Guardian editor Alan Rusbridger says that the surveillance capacities of the National Security Agency are such that if this power falls into the hands of a tyrant, we face a civil-liberties Armageddon:
Speaking in the wake of a series of revelations in the Guardian about the extent of the National Security Agency’s surveillance operations, Rusbridger said: “Orwell could never have imagined anything as complete as this, this concept of scooping up everything all the time.
“This is something potentially astonishing about how life could be lived and the limitations on human freedom,” he said.
Rusbridger said the NSA stories were “clearly” not a story about totalitarianism, but that an infrastructure had been created that could be dangerous if it fell into the wrong hands.
“Obama is a nice guy. David Cameron is a nice social Democrat. About three hours from London in Greece there are some very nasty political parties. What there is is the infrastructure for total surveillance. In history, all the precedents are unhappy,” said Rusbridger, speaking at the Advertising Week conference.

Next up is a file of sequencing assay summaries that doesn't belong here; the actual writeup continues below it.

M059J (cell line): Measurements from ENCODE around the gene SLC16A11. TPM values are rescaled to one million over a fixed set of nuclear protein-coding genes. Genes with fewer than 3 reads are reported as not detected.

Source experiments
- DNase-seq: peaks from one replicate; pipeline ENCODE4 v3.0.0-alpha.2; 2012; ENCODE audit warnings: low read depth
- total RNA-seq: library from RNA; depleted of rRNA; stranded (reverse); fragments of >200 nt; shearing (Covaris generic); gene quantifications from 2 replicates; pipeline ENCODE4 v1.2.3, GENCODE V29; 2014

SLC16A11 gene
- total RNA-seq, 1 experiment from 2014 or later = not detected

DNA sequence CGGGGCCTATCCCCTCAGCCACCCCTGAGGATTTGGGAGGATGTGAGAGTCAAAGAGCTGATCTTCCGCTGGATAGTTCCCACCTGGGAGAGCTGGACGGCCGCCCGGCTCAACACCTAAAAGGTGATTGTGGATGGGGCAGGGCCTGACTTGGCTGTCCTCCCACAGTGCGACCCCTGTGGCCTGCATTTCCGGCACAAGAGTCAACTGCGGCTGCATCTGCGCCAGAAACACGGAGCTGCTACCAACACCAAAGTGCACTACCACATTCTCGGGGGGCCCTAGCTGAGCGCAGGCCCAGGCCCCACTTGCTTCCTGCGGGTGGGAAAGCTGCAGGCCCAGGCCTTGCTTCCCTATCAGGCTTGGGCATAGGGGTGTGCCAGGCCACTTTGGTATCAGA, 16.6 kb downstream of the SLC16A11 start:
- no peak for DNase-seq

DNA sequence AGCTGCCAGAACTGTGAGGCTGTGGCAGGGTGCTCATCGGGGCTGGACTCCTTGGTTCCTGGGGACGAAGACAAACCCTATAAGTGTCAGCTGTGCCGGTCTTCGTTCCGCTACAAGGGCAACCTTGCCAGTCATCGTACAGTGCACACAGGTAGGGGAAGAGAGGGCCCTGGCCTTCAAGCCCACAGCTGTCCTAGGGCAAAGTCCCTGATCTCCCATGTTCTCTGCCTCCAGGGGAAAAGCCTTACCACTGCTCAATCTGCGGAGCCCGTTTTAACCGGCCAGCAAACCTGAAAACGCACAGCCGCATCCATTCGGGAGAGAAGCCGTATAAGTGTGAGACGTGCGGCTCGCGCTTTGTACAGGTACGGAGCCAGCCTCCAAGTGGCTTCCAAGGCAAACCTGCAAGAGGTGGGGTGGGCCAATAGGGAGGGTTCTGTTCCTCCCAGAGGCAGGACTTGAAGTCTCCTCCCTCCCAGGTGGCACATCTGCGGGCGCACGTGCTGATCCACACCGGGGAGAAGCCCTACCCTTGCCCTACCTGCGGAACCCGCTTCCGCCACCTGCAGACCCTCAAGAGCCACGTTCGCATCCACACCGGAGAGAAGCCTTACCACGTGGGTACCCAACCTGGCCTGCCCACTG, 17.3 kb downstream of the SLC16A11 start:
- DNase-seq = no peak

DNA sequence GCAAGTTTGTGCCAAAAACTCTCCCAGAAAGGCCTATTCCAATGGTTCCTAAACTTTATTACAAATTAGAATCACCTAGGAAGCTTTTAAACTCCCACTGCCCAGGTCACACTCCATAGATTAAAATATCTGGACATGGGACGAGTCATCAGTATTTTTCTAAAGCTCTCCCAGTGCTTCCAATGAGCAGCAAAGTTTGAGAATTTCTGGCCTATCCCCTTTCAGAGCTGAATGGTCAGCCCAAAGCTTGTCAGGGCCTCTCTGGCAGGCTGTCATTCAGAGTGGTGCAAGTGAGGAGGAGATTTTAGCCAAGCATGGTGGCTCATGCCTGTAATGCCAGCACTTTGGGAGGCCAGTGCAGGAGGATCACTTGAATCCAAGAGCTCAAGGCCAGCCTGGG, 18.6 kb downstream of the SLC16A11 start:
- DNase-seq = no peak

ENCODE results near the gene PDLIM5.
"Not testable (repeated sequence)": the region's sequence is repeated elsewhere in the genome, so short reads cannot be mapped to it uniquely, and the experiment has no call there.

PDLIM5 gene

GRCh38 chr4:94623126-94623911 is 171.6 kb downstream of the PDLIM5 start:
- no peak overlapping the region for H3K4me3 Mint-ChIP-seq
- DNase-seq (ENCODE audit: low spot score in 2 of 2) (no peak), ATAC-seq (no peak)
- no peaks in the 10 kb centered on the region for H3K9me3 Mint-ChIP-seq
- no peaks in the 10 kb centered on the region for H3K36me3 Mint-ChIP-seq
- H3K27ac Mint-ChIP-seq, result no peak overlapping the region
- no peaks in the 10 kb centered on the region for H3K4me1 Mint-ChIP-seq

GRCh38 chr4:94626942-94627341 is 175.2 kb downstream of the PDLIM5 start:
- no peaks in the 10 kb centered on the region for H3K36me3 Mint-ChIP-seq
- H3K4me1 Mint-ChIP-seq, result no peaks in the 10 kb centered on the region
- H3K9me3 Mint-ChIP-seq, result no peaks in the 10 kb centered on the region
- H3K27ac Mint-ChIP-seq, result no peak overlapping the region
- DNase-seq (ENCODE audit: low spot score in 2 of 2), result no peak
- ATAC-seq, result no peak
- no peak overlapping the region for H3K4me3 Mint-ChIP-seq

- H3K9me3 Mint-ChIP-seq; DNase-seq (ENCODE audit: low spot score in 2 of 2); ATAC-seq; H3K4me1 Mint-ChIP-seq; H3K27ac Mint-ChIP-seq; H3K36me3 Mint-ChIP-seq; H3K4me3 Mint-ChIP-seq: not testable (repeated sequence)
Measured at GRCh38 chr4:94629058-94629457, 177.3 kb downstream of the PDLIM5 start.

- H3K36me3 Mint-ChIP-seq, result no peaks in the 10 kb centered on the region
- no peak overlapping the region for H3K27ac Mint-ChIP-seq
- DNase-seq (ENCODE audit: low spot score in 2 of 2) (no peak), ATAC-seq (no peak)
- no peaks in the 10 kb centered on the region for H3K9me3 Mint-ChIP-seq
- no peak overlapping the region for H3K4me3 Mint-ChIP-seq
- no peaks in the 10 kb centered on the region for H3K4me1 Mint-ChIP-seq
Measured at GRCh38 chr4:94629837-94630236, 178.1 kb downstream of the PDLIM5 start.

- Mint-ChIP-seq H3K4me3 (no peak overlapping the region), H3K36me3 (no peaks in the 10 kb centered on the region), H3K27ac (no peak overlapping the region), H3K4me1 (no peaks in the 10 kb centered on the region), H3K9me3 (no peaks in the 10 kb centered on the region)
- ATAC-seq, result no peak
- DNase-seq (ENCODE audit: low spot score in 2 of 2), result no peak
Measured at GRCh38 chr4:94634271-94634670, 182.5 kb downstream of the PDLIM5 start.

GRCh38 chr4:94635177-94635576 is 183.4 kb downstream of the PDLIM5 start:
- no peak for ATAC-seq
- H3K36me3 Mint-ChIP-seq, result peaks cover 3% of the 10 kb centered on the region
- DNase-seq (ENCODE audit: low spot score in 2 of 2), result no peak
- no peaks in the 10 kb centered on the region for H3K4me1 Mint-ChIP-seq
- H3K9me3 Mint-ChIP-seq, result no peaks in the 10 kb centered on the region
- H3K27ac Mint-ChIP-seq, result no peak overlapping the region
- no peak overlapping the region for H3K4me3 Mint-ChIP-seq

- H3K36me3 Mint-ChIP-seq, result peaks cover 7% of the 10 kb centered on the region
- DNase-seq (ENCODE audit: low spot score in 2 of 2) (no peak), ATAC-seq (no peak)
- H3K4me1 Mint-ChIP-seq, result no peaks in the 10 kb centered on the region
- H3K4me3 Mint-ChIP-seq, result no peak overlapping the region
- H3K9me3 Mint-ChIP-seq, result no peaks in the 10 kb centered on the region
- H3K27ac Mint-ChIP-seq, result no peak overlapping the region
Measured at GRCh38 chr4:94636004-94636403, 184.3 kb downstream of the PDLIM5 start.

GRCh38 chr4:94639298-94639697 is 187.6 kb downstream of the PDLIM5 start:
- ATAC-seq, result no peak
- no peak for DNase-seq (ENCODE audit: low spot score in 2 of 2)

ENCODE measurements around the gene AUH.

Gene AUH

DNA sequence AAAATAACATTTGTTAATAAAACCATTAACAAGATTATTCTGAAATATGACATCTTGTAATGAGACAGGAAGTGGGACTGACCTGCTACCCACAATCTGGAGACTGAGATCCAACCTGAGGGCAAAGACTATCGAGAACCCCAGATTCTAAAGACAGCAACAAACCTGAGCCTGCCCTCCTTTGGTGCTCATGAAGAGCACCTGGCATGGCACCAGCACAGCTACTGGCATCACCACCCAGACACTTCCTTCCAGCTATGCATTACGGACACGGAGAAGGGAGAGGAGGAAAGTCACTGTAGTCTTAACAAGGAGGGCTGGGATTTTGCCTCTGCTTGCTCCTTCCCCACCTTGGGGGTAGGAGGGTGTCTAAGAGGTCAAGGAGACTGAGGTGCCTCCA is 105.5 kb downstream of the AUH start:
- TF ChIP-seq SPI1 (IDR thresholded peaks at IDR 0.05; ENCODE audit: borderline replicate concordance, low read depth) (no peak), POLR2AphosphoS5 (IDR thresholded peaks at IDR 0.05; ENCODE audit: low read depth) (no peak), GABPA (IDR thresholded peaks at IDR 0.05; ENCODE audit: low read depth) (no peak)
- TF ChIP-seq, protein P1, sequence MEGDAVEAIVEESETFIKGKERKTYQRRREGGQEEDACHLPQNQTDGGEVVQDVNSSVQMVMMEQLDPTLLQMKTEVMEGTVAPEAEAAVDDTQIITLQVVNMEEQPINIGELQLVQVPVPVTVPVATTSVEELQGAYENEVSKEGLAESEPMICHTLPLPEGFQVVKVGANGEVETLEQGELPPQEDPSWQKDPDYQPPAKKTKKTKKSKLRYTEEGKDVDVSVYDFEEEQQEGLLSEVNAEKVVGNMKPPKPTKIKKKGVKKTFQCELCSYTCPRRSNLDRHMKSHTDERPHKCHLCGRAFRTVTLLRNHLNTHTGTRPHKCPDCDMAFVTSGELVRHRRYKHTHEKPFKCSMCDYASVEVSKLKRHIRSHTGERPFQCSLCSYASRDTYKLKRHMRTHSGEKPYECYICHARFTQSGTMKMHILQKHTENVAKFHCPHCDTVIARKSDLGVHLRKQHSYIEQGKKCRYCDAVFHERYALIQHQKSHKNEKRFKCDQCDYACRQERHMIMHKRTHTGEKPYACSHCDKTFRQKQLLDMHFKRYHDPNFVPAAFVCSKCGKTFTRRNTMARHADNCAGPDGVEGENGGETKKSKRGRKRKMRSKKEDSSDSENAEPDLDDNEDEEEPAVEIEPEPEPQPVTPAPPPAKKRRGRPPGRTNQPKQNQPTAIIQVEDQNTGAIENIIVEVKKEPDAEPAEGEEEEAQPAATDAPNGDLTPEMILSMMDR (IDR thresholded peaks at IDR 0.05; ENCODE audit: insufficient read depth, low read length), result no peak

He said that whistleblower Edward Snowden, who leaked the documents, had been saying: “Look, wake up. You are building something that is potentially quite alarming.”
I’m not worried about Obama. I’m not worried about the president that will follow Obama. I’m worried about the man or woman we don’t see coming. And I see no more chance that we will limit or dismantle this technology than that we would do the same thing with our nuclear arsenal. I hope I’m wrong.
UPDATE: From a reader who is a lawyer:
Worry now. It may be a matter of time before the NSA’s data is shared with law enforcement agencies and prosecutors. They are reportedly clamoring for that data now, to assist in current or potential prosecutions.
The risk is that your friend, brother-in-law, spouse or client is mixed up in something. The feds indict you to put pressure (a) on the target, to encourage him to plead guilty and save you; or (b) on you, to save your own skin by saying whatever the hell they want you to say. This happens with lots of the high-profile white-collar criminal prosecutions in my area.
At some point, you’ve probably unwittingly committed some technical violation of a law that you don’t know exists. Now the local federal prosecutor, who wants your brother-in-law’s pelt on his wall, will get the NSA’s data on you.
We are approaching the day when everyone’s an accidental felon (google “three felonies a day”), and it’s just a matter of whether you piss off the wrong person, or are too close to the wrong person, and they decide to go after you.